Short acting sedation, alpha2 agonist

  • Sedative, anxiolytic, analgesia and sympatholytic agent
  • Potent and relatively selective alpha-2-adrenergic receptor agonist with sedative properties
  • May be continuously infused in mechanically ventilated patients prior to extubation, during extubation and post-extubation
  • May be used for sedation in non-intubated patients prior to and/or during certain procedures
  • May have alternative roles in analgesia, delirium and ethanol withdrawal



Loading dose: 

  • Loading dose of 1 mcg/kg over 20 – 30 minutes (may omit and start infusion at 0.4)
  • Precedex must be diluted in 0.9% sodium chloride solution to achieve required concentration (4 mcg/mL) prior to administration.
    • A loading dose may not be required if transitioning a patient from other sedatives

Maintenance infusion: 

  • Start at 0.2 - 0.4 mcg/kg/hour and titrate to 0.1 - 0.2 mcg/kg/hour every 30 minutes to a maximum rate of 1.1 mcg/kg/hour
  • Adjust rate to achieve the targeted level of sedation

Maximum Duration:

  • Use beyond 24 h should be reviewed daily by physician.

Precedex has been continuously infused in mechanically ventilated patients prior to extubation, during extubation, and post-extubation. It is not necessary to discontinue Precedex prior to extubation. After extubation, the dose of Precedex should be reduced by half. The mean time of continued infusion is approximately 6.6 hours.

How to transition to dexmedetomidine:

  • One hour after initiation of dexmedetomidine infusion, reduce narcotic dose by 50%
  • Discontinue all other antipsychotics
  • Wean propofol and/or benzodiapines slowly as dose of dexmedetomidine is titrated upward
  • Goal is to discontinue all other antipscyhotic and sedatives within 24 hours of starting dexmedetomidine
  • Caution: patients who are on chronic benzodiapepines/narcotics may required continued use


Stopping dexmedetomidine:

  • Once patient is extubated or stable on tracheostomy mask, decrease dexmedetomidine dose by 50% and discontinue one hour later
  • Depending on patient and history, may need to transition to clonidine and wean clonidine off slowly over a few days/ week
  • If indicated, start clonidine while on dexmedetomidine
  • Continuous intravenous infusion 400mcg in 100mL NS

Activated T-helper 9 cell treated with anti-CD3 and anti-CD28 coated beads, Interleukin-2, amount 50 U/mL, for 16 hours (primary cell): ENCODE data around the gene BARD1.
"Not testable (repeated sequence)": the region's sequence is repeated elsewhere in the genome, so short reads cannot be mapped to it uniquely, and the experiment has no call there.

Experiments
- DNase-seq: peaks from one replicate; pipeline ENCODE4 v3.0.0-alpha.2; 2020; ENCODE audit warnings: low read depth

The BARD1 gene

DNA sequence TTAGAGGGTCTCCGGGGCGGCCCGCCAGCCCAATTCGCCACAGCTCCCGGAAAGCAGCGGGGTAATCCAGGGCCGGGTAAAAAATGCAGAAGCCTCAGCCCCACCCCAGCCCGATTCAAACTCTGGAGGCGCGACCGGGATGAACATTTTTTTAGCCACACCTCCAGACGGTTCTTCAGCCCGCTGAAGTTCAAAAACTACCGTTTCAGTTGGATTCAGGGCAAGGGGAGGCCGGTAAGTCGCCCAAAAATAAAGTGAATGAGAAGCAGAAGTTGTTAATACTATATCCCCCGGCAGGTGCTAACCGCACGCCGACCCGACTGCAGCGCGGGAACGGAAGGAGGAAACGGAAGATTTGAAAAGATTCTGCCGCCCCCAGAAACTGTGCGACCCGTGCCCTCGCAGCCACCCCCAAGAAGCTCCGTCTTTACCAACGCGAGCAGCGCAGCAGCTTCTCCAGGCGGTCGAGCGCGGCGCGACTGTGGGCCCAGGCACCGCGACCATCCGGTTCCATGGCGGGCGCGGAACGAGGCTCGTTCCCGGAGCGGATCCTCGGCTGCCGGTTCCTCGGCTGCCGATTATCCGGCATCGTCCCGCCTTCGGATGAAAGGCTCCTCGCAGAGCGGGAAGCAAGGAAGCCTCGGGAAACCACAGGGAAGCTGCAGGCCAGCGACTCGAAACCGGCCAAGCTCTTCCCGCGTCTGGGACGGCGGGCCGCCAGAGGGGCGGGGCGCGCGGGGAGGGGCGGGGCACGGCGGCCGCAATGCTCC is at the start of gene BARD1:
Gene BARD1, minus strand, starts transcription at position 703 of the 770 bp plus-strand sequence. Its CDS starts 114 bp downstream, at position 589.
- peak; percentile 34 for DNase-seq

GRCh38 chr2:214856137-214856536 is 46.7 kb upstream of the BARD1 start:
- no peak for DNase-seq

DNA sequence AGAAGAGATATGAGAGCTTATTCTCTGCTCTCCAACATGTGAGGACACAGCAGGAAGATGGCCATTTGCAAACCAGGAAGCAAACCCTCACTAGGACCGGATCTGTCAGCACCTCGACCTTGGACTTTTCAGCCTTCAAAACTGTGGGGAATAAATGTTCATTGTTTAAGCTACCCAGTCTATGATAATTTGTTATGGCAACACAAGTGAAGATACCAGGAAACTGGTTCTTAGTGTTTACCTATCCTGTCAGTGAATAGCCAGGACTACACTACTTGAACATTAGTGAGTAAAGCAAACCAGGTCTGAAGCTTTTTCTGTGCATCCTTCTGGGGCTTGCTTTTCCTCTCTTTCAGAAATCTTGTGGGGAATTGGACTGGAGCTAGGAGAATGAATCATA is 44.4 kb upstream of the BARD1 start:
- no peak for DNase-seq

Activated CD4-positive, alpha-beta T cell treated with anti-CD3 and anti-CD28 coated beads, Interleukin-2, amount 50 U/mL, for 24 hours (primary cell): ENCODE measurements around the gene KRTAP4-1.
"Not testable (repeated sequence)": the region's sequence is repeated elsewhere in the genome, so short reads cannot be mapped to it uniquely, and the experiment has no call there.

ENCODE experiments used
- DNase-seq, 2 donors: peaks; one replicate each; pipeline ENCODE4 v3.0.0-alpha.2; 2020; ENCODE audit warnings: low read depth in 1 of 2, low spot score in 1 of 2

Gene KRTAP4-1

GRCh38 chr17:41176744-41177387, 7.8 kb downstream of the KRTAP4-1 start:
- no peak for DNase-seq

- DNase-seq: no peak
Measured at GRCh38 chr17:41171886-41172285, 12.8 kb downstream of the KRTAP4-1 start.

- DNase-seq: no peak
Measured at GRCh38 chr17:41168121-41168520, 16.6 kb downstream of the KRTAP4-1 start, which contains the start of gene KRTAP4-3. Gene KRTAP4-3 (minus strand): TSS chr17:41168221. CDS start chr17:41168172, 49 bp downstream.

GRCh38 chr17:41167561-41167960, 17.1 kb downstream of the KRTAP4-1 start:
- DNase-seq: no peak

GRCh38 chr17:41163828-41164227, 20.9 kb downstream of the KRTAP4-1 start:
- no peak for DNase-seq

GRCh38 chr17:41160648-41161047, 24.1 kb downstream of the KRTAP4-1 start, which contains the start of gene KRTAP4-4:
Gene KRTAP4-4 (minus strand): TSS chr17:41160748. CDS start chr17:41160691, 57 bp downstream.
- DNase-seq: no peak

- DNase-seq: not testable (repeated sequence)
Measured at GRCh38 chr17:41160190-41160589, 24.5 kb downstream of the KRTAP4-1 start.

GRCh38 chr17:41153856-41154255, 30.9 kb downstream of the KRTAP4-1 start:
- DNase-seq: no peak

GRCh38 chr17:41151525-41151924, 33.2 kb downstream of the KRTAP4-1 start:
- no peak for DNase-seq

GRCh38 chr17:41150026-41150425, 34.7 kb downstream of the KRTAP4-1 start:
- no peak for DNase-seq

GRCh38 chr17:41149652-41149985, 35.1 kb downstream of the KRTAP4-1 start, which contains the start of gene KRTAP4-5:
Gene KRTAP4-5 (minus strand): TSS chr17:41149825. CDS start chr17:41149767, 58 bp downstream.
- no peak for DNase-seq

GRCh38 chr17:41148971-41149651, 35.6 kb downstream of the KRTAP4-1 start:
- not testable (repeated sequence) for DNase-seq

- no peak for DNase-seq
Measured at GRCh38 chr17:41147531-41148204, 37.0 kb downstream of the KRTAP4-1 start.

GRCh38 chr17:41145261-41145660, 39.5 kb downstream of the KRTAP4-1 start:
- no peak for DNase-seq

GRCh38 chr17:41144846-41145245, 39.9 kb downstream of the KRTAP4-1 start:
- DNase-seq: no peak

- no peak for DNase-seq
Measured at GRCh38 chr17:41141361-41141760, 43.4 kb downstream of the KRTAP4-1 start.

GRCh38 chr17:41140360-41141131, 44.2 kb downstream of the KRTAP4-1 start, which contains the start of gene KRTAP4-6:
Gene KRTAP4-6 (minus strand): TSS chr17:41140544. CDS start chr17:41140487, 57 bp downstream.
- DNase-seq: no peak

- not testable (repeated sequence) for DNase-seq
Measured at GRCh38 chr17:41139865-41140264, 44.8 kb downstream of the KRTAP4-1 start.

Adverse Effects:
  • Hypotension (most common adverse effect, often transient and responsive to phenylephrine rescue)

  • Bradycardia (may be treated with atropine)
  • Sinus arrest
  • Dry mouth
  • Nausea
  • Lack of respiratory depression
  • Transient hypertension (most common during loading dose; reduced administartion rate)
  • May experience increased alertness or arousal upon stimulation; in isolation this should not be considered as lack of efficacy
  • Prolonged exposure to dexmedetomidine beyond 24 hours may be
    associated with tolerance and tachyphylaxis and a dose-related
    increase in adverse events (including ARDS, respiratory failure and agitation)
  • Use with caution in heart block or severe left ventricular dysfunction
  • Bradycardia and sinus arrest have occurred in healthy volunteers with high vagal tone or in patients who received rapid IV administration
  • Hypotension and bradycardia may be more pronounced in patients with hypovolemia, diabetes mellitus, chronic hypertension or in elderly
  • Consider dose reduction in elderly and hepatic failure
  • Should not be used during pregnancy
Drug Interactions:
  • Dexmedetomidine + other anesthetics, sedatives, hypnotics, opioids may lead to enhancement of effects (analgesic requirements may be significantly reduced)

  • Dexmedetomidine + vasodilators or negative chronotropic agents may lead to additive pharmacodynamic effects

Monitoring Therapy:
  • HR, ECG
  • BP
  • Pain, Level of sedation (VAMASS) and Delirium screening
  • Oxygen saturation
  • Spontaneous Breathing Trial, Readiness for extubation
CCTC Protocol:
  • Non-formulary medication at LHSC – must seek approval prior to use

  • May be administered by IV infusion and titrated by an approved nurse in CCTC

  • Continuous infusion must be administered via an infusion pump; for continuous infusions, placement of an arterial line for blood pressure monitoring is preferred

Elke Bohdonawicz, Pharmacist, CCTC
Brenda Morgan, Clinical Nurse Specialist, CCTC
Created: August 21, 2012
Last Update: March 31, 2014

March 31, 2014

LHSCHealth Professionals

Last Updated March 31, 2014 | © 2007, LHSC, London Ontario Canada